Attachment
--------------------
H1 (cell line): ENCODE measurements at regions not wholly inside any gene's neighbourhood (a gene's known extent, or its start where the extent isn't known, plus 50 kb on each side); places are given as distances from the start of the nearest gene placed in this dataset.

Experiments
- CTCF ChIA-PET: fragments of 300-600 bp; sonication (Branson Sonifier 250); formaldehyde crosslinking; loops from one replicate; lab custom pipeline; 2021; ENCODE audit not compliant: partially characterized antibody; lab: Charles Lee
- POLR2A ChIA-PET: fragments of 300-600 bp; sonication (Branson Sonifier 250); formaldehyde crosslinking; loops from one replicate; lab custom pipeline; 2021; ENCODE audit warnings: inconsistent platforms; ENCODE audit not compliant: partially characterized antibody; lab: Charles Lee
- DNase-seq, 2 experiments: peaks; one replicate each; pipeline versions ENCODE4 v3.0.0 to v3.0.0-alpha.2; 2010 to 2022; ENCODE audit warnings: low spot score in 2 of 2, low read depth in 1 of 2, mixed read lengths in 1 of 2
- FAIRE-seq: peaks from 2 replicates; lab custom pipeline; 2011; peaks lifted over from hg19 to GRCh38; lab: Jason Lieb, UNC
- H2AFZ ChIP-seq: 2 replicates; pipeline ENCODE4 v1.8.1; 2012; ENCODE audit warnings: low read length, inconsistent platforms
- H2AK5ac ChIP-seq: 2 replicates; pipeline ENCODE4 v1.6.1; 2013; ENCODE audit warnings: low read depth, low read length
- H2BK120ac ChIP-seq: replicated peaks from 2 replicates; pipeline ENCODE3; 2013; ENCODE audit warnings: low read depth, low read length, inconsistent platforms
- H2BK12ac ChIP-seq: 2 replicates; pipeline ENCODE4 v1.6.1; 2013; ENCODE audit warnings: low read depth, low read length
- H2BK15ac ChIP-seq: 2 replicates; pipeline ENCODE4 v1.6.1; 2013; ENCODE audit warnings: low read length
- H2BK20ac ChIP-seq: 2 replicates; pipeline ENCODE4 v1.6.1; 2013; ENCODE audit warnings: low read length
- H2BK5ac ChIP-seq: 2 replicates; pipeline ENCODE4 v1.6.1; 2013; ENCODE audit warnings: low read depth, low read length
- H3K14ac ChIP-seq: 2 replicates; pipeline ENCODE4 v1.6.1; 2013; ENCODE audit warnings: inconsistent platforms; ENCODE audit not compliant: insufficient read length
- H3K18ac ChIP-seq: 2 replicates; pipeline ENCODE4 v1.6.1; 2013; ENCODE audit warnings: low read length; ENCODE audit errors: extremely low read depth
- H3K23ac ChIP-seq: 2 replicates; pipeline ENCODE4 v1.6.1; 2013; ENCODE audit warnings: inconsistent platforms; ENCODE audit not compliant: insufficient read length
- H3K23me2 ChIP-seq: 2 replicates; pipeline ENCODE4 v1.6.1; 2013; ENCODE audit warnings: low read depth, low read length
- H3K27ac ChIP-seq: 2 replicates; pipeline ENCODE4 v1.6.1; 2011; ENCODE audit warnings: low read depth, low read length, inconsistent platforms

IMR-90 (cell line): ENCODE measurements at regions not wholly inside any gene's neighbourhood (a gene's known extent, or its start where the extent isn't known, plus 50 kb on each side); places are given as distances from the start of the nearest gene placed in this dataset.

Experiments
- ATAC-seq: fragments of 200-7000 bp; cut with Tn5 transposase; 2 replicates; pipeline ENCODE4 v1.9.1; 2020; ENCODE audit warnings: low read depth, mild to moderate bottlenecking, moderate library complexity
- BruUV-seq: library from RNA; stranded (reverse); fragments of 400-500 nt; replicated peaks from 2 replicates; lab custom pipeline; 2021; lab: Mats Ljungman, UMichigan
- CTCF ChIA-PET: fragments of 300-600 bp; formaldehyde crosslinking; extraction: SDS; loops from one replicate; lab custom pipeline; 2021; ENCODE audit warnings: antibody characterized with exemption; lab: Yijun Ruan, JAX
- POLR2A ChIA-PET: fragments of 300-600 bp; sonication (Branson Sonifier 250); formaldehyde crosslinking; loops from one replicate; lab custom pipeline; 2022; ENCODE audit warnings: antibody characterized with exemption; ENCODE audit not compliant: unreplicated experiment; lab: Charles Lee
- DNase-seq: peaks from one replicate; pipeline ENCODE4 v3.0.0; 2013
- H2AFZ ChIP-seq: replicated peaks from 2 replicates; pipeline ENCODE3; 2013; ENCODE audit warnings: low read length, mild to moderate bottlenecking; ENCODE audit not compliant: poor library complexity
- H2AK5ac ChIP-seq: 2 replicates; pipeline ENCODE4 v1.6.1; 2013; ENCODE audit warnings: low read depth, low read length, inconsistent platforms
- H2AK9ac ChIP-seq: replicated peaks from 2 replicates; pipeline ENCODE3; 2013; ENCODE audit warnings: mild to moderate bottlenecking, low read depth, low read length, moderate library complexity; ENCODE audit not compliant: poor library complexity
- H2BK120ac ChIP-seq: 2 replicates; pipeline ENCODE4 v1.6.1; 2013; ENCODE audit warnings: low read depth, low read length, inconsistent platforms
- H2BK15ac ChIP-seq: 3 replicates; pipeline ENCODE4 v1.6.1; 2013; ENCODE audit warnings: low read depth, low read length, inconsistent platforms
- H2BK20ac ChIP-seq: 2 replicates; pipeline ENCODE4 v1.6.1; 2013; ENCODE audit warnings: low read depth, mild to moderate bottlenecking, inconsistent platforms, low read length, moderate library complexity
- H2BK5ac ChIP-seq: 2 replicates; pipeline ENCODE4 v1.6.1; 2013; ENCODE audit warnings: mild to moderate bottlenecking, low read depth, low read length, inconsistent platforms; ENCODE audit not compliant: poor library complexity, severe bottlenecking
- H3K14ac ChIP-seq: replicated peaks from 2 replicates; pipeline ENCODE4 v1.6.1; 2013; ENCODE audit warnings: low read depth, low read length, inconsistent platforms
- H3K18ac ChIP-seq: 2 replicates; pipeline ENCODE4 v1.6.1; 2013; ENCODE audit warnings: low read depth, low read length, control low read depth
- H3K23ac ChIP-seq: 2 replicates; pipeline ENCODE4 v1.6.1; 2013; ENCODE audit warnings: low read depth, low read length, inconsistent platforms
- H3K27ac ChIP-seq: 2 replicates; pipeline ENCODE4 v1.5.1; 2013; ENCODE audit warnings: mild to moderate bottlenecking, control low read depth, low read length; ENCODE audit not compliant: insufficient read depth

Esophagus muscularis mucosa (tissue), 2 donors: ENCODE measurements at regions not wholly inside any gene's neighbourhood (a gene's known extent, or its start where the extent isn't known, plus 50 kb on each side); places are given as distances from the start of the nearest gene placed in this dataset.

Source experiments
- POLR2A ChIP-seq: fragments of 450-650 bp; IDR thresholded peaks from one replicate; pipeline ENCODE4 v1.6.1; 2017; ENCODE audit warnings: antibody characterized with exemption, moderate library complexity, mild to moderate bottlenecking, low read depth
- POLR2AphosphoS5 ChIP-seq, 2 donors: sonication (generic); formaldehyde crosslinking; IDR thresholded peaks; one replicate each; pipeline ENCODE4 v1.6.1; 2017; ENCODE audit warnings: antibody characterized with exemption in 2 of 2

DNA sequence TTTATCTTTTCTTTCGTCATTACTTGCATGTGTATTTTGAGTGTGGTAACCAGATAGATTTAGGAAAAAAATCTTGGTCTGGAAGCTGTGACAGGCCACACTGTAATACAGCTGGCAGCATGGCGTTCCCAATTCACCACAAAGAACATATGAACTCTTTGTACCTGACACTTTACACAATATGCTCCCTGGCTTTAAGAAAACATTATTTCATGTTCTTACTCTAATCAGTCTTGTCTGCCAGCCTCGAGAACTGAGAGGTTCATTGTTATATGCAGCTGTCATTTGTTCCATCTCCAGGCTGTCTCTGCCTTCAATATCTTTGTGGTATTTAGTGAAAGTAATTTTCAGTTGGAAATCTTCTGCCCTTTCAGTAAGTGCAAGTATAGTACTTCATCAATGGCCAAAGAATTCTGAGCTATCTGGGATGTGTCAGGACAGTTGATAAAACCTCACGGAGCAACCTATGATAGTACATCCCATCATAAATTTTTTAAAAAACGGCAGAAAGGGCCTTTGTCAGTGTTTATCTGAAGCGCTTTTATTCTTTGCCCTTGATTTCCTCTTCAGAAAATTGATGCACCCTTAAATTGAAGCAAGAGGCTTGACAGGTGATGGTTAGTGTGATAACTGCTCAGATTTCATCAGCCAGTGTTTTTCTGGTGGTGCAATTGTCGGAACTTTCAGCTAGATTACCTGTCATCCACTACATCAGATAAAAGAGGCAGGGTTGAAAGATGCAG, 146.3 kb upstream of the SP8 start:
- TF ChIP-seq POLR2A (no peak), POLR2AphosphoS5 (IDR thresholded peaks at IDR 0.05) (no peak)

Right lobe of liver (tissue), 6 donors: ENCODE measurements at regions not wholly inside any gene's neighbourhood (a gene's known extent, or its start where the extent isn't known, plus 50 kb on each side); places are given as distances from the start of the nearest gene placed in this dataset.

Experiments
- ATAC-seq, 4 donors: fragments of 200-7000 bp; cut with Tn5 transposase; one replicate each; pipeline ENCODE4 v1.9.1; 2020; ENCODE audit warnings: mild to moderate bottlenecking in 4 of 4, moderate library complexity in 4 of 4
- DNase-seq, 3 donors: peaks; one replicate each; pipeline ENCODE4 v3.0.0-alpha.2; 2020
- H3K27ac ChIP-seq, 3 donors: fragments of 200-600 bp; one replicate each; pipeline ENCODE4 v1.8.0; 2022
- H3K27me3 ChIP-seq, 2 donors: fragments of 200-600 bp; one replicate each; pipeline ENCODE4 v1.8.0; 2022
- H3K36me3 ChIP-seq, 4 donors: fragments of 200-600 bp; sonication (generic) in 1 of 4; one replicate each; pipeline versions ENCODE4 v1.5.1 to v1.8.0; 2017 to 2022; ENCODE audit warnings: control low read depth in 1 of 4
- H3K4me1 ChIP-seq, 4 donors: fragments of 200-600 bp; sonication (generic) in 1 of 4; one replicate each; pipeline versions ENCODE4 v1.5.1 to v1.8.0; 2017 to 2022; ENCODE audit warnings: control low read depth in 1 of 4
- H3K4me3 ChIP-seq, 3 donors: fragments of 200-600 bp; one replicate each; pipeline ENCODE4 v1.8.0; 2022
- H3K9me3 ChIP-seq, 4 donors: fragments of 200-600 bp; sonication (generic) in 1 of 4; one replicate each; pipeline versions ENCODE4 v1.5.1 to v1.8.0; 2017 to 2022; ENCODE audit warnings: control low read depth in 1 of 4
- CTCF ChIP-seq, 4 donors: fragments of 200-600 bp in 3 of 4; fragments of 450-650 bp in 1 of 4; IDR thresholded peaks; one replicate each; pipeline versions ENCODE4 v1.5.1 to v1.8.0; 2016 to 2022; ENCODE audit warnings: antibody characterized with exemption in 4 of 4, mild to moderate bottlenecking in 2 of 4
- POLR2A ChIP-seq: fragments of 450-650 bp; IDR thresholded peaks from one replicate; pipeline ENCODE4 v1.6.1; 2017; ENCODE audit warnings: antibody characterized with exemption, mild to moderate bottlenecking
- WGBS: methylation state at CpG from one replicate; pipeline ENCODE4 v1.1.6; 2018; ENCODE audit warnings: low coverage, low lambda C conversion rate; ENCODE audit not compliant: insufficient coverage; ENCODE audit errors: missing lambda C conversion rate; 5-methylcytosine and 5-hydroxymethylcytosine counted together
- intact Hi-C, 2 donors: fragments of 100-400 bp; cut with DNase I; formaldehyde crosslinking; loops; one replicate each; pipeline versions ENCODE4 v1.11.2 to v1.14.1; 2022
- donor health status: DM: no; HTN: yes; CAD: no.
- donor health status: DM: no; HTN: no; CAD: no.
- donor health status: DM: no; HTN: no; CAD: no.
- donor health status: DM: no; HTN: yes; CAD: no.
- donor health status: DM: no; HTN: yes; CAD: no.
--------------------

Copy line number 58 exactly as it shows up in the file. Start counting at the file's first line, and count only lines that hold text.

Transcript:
- donor health status: DM: no; HTN: no; CAD: no.